This is to thank Writer in Soul. https://writerinsoul.wordpress.com/ I love her posts, especially about things men have said to her. Please check out her excellent blog. It is sure to keep you entertained. I will always be grateful to Writer in Soul for being kind enough to like and comment on my first post. Of course, when I posted it I was worried that no one would be interested in anything I had to say. Thank you so much!
To curly-haired people Mother might have seemed mild-mannered enough, but beneath her calm exterior she nursed a sadistic streak, committing home permanents with malice aforethought, ignoring her helpless daughters’ protests that “I like my hair this way.” and “nobody but old ladies have THAT kind of hair.” squashing arguments with a terrifying directive, “Don’t dispute my word.” “Disputing my word” assured swift and terrible punishment, followed by a furious lecture about how great we had it and ending tearfully with, “and I would have given anything to have a permanent wave like Margaret Lucille, but I had to wear my hair chopped off straight around.” Had I met Margaret Lucille, the author of my misery, I would have gladly pulled out every permanently-waved hair on her despicable head. I hated her than Mother.
Around July 4th every summer, Mother would casually start to dangle the threat that she had to give us a permanent before school started. We’d protest vainly against her response that “She wasn’t going to look at that long, stringy hair all year.” A procrastinator, Mother didn’t get to the evil deed right away. Just before Labor Day, when the humiliation of last year’s perm had grown out enough to be approaching normalcy, Mother would stretch her budget to include a home permanent for each of us. I would have been grateful for cyanide when she dragged out those hateful pink and white “Lilt” boxes. After a long night of dreading the inevitable, Mother got us up early to clean the house so she could start the long perming process. I dragged over to borrow the pink curlers from Miss Joyce, the next door neighbor, hoping to be hit by a truck. When I got back home, defeated, I surrendered to my frizzy fate. Mother seated me on a kitchen chair and cut my hair, using her time-honored secret for a perfect hairdo. She methodically divided my luscious locks (my description, not hers)into sections, started at the bottom, and held up about fifty hairs at a time, measured them against a mark she’d made on a rat-tail comb, and cut. My my mood became increasingly glum as she measured and cut, measured and cut.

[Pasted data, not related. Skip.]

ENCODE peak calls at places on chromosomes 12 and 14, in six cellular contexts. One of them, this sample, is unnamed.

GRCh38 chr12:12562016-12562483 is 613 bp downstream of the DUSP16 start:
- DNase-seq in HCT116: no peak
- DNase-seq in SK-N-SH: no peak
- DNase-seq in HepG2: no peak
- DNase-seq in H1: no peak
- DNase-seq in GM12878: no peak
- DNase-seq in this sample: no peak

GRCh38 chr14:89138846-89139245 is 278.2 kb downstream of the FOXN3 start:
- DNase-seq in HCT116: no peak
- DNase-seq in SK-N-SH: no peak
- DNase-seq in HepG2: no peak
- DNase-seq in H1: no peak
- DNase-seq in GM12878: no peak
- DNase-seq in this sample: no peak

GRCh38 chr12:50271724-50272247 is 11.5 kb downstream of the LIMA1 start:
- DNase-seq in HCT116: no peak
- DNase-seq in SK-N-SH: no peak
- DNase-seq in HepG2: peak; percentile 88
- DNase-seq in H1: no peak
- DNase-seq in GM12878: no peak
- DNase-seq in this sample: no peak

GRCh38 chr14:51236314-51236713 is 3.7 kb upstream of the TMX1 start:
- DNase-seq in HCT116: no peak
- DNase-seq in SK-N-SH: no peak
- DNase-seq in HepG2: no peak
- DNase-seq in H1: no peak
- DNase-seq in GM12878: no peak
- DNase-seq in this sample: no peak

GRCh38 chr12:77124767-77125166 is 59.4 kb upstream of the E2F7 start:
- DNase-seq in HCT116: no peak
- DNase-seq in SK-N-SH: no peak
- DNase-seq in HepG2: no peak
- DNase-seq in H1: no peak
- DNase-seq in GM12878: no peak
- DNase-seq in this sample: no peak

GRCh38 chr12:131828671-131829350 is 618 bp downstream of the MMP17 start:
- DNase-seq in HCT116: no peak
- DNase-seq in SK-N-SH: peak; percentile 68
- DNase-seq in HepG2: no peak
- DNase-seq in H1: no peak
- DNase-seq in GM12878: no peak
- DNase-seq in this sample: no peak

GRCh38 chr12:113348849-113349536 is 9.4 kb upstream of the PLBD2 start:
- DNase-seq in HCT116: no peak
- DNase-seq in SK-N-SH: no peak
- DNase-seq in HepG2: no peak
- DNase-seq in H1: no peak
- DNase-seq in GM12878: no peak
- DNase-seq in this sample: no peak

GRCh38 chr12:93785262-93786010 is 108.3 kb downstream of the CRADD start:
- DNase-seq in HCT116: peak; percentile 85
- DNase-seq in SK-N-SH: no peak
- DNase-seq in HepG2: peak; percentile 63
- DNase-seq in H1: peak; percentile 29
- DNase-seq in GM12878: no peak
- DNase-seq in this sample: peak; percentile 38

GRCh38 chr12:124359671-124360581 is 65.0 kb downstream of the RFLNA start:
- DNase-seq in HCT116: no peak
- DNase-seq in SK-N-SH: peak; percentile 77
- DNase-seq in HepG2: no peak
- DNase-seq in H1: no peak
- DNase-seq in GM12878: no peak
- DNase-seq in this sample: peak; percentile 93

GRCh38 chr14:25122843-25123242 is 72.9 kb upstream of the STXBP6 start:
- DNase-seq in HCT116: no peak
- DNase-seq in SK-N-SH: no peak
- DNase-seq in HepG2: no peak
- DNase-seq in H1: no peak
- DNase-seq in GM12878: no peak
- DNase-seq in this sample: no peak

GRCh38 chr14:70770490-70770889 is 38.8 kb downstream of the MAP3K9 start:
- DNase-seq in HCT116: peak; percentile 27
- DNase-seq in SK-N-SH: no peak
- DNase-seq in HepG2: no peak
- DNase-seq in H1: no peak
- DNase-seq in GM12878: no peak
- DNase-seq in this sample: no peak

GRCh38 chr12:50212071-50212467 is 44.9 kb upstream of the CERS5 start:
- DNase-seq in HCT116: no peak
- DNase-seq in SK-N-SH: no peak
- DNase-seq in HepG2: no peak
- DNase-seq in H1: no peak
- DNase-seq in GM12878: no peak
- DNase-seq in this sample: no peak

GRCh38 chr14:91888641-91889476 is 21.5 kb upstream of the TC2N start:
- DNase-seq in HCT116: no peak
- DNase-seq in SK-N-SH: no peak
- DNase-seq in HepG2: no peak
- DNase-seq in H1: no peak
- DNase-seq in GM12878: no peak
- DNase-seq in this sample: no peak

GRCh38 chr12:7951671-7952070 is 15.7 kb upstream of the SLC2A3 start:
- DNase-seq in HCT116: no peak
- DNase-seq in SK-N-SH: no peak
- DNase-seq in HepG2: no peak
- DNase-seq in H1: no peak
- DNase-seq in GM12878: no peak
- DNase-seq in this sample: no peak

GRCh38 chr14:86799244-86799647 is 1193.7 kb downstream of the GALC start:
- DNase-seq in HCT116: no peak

After an interminable period, I was ready for the next step. Mother opened the home permanent kit and mixed the deadly chemicals, assaulting the senses with the sulfurous scent of rotten eggs and a healthy touch of essence of pee. Dividing what remained of my hair into tiny sections, wetting it with putrid permanent solution, she wrapped it in papers, and wound it as tight as possible on the hard pink plastic curlers. If my eyes weren’t popping out enough, she’d rewind. Once this misery was accomplished, she sent me on to enjoy the rest of the day, anticipating the frizzy mess I could expect tomorrow, and got to work on my sister’s hair. I tried to stay out of sight to avoid being ridiculed by the neighbor kids.
After trouble and expense of inflicting a perm on us, Mother made us leave the hard plastic curlers in overnight, fearing an early release might let the curl “fall out.” My fine hair was no match for the perm solution, and I was never fortunate enough for my curl to “fall out.” I was glad to get the curlers out the next morning, but dreaded the reveal of the “fried, frizzy, old lady hairdo.” I was never disappointed. Mother took the perm curlers out and we all looked like Brillo Pads. When we complained about how horrible it looked, Mother assured us it would be fine after we rolled it. That just postponed the disaster. When the brush rollers and hair pens came out at the end of the day, it was always even worse than I remembered from the year before. I wanted to die. Mother always tried to cheer us up by saying, “The frizz will wear off in about a week.” When we weren’t cheered by that, she offered the cold comfort, “Well, it will always grow back,” working herself into a self-righteous frenzy of pity when we refused to be grateful for the torture she’d inflicted on us just to ensure we’d be social outcasts for another year. We always went back to school with a frizzy mess, looking we’d escaped from an insane granny cult. The fact that my sisters shared my fate did nothing to cheer me. Who wants to look like that bunch of freaks?